I almost missed the Cheryl’s Birthday Party internet phenomenon this week. An awkwardly written logic problem went viral, and the internet was abuzz with attempts to solve it. Check out the NYTimes treatment of the origial pnroblem, and the afterparty.

The problem is an example of a metalogic puzzle. Logic puzzles usually consist of organizing what you know and don’t know to suss conclusions out of ambiguous seeming clues. Metalogic puzzles are a different sort of beast: they require you to imagine what characters know and don’t know to solve problems. In a metalogic puzzle, a character not knowing something can be critical information.

Here’s some examples of my favorites.

#### The Three Hats.

Three princesses are taken prisoner by an ogre. For sport, the ogre puts them in a row from eldest to youngest, so that each sister can only see her younger sisters. Then he blindfolds them and says, “I have three white hats and two black hats. I will put one hat on each of your head. If any one of you can tell me the color of your own hat when I take off your blindfold, I’ll let all three of you go.”

The ogre takes the blindfold off the eldest princess. She looks ahead at the hats on her two younger sisters, thinks, and finally says, “I don’t know what color my hat is.”

The ogre takes the blindfold off the middle princess. She looks ahead at the hat on her younger sister, thinks, and says, “I don’t know what color my hat is.”

Then the ogre takes the blindfold off the youngest princess. She looks ahead into the woods–she can’t see anyone else’s hat. Then she thinks, and says, “I know what color my hat is.”

What color is her hat? How did she know?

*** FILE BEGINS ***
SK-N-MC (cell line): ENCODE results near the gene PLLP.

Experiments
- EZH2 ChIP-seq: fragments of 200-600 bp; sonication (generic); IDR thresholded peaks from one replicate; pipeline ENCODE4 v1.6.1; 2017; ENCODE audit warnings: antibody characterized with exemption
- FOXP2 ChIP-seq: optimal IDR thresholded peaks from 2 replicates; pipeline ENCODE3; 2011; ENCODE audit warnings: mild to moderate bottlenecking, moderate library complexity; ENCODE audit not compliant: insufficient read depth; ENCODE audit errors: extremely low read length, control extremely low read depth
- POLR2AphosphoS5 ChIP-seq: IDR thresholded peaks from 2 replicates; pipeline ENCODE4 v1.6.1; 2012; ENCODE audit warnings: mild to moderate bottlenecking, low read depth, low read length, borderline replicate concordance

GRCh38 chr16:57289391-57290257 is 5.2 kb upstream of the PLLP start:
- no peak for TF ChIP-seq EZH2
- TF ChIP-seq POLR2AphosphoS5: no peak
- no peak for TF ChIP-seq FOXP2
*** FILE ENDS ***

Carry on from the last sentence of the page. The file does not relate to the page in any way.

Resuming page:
I love this puzzle, because it doesn’t seem like there’s enough there to answer it. The secret lies in imagining yourself in the head of each princess as they imagine themselves in the head of their sisters. It requires a fantastic leap of imagination. I’m not going to solve it for you, but consider:

What does the eldest sister know about her sisters’ hats?

What does the middle sister know from the fact that the eldest sister doesn’t know her own hat? What does it tell us that even with this information she doesn’t know the color of her own hat?

I’ve recently come up with my own series of metalogic puzzles. I don’t think these are too hard if you can get past the fact that they seem so devoid of usable information to start.

#### The Known Unknown

Abby and Bill play a game, where they each think of a whole number and try to guess each other’s number by asking each other questions which must be answered truthfully.

*Game 1*

Abby and Bill each pick a number in the 1 to 30 range.

Abby: Is your number twice my number?

Bill: I don’t know. Is your number twice my number?

Abby: I don’t know. Is your number half my number?

Bill: I don’t know. Is your number half my number?

Abby: I don’t know.

Bill: I know your number.

What is Abby’s number?

*Game 2*

Abby and Bill each pick a number in the 1 to 40 range.

Abby: Is your number twice my number?

Bill: I don’t know. Is your number twice my number?

Abby: I don’t know. Is your number twice my number?

Bill: I don’t know. Is your number twice my number?

Abby: I don’t know. Is your number twice my number?

Bill: I don’t know. Did you think we chose the same number?

Abby: We didn’t.

What are their numbers?

Finally, here’s a classic that I’d say is a level more difficult, and seems even more impossible to solve than the previous ones. It’s definitely doable though–you just need to remember who knows what, and write it all down.

#### The Surveyor’s Dilemma

A surveyor stops at a mathematician’s house to take a census.

Surveyor: “How many children do you have, and how old are they?”

Mathematician: “I have 3 children. The product of their ages is 36.

S: “That’s not enough information.”

M: “The sum of their ages is the same as my house number.”

S: “That’s still not enough information.”

M: “My eldest child is learning the violin.”

S: “Now I have enough information.”

What are the ages of the mathematician’s children?